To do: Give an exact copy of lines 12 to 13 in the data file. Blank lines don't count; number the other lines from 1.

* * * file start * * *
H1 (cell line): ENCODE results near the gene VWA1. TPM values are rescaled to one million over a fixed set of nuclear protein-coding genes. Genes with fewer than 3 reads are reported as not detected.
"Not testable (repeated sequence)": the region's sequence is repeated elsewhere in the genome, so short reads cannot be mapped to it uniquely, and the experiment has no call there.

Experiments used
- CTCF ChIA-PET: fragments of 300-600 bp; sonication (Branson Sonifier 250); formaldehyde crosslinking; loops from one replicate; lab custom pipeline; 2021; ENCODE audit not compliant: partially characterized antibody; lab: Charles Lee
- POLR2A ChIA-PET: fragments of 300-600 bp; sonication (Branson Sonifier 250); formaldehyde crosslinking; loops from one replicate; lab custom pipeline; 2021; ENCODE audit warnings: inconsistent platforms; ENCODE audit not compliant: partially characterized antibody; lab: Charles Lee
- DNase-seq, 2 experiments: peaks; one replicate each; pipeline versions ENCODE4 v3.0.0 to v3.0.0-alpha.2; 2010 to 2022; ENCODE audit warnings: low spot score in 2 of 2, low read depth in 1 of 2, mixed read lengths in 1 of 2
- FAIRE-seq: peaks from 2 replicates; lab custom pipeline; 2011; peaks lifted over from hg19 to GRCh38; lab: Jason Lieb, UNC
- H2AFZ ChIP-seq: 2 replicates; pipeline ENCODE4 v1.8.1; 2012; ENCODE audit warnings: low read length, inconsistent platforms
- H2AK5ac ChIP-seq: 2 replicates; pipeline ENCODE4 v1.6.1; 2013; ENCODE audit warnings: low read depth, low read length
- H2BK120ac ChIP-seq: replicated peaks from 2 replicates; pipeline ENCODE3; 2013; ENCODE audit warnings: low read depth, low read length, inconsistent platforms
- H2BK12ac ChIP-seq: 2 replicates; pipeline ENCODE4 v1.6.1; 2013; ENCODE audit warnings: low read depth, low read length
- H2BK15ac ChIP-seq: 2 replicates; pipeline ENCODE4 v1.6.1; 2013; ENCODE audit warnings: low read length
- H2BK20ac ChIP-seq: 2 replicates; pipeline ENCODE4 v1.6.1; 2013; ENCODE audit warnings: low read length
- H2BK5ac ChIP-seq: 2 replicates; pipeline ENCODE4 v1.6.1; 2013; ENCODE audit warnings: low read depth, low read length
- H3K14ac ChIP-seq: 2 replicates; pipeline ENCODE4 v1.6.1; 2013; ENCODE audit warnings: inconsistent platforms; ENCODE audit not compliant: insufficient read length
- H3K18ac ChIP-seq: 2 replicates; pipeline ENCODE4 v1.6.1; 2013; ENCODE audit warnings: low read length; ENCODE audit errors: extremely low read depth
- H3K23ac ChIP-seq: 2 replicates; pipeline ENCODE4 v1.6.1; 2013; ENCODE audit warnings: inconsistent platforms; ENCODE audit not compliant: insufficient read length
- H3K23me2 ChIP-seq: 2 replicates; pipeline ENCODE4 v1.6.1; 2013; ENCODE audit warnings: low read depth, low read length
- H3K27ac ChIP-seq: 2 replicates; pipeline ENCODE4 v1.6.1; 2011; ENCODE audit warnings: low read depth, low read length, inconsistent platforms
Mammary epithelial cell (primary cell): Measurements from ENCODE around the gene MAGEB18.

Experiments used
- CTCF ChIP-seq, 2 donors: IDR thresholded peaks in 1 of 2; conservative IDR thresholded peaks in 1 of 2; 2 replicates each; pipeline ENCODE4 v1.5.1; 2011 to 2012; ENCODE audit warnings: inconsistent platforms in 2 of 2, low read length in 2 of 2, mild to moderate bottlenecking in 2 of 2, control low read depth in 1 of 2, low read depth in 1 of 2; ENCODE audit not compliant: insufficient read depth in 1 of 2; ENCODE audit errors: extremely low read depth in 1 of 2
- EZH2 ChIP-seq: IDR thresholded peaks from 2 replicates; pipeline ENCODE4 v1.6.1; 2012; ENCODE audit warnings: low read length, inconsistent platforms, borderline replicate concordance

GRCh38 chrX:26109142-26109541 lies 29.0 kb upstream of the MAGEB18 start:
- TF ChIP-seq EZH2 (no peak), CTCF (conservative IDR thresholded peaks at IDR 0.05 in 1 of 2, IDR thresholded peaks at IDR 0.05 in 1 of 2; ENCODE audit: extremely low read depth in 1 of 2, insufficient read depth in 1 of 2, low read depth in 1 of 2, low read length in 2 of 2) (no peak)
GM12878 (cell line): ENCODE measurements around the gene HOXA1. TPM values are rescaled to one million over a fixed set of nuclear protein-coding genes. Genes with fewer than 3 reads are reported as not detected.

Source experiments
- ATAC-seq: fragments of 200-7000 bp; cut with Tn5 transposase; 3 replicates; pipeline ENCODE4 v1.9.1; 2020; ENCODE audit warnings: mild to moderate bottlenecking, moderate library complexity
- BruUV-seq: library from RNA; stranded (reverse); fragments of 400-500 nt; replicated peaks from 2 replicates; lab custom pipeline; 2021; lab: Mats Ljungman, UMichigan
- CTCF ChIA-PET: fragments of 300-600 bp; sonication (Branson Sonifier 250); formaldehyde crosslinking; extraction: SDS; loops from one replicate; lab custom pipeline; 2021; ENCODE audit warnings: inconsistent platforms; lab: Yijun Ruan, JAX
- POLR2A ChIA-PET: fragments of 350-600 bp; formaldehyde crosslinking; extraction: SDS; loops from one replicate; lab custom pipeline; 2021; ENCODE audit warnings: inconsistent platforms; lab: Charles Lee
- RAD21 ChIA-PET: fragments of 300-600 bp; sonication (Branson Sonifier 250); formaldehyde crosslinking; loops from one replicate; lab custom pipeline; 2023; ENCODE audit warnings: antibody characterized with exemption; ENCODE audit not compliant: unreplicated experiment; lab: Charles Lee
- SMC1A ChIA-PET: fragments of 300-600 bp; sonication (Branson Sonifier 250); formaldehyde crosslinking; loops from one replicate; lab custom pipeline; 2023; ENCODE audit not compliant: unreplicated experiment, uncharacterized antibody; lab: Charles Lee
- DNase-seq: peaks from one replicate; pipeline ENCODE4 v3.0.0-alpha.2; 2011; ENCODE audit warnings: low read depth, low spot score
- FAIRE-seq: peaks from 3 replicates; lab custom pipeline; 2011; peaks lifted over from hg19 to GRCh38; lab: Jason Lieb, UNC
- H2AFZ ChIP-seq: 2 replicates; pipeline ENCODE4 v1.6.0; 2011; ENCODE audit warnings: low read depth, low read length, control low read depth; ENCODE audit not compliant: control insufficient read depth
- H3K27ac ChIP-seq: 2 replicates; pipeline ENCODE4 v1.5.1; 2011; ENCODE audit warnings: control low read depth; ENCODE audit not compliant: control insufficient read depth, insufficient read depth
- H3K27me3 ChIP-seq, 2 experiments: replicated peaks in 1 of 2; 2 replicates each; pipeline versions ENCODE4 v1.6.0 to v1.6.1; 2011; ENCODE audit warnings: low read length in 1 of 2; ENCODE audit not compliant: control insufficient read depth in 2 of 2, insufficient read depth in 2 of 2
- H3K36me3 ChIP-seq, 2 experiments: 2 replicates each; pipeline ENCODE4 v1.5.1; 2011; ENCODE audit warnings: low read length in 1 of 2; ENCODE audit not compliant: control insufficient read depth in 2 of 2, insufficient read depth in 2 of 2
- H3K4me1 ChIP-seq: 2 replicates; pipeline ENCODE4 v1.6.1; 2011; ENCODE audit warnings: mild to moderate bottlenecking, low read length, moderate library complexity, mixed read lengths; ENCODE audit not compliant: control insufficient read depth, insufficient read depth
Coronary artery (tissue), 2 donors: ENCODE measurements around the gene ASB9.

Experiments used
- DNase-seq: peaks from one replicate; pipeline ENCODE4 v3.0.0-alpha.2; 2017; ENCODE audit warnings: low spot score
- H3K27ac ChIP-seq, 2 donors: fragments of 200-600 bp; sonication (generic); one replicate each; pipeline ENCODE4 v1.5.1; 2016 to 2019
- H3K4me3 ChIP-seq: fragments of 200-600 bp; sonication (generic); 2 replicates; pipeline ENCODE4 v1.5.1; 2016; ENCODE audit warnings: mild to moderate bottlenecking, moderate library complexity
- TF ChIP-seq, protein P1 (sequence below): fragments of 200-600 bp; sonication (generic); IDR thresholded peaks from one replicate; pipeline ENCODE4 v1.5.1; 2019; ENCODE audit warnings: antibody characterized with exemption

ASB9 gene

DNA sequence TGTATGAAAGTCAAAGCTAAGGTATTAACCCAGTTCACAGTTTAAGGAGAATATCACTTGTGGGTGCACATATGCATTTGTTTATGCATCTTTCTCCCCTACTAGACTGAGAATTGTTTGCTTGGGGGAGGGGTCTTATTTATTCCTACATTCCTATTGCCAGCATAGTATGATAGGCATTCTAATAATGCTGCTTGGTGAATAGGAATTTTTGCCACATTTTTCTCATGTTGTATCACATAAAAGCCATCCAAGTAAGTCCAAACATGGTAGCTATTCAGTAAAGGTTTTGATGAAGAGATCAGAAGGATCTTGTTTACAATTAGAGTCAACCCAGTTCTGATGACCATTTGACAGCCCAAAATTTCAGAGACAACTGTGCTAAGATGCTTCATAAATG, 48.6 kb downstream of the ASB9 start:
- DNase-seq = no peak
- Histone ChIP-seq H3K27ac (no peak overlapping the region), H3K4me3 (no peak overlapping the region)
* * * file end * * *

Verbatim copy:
- H2BK15ac ChIP-seq: 2 replicates; pipeline ENCODE4 v1.6.1; 2013; ENCODE audit warnings: low read length
- H2BK20ac ChIP-seq: 2 replicates; pipeline ENCODE4 v1.6.1; 2013; ENCODE audit warnings: low read length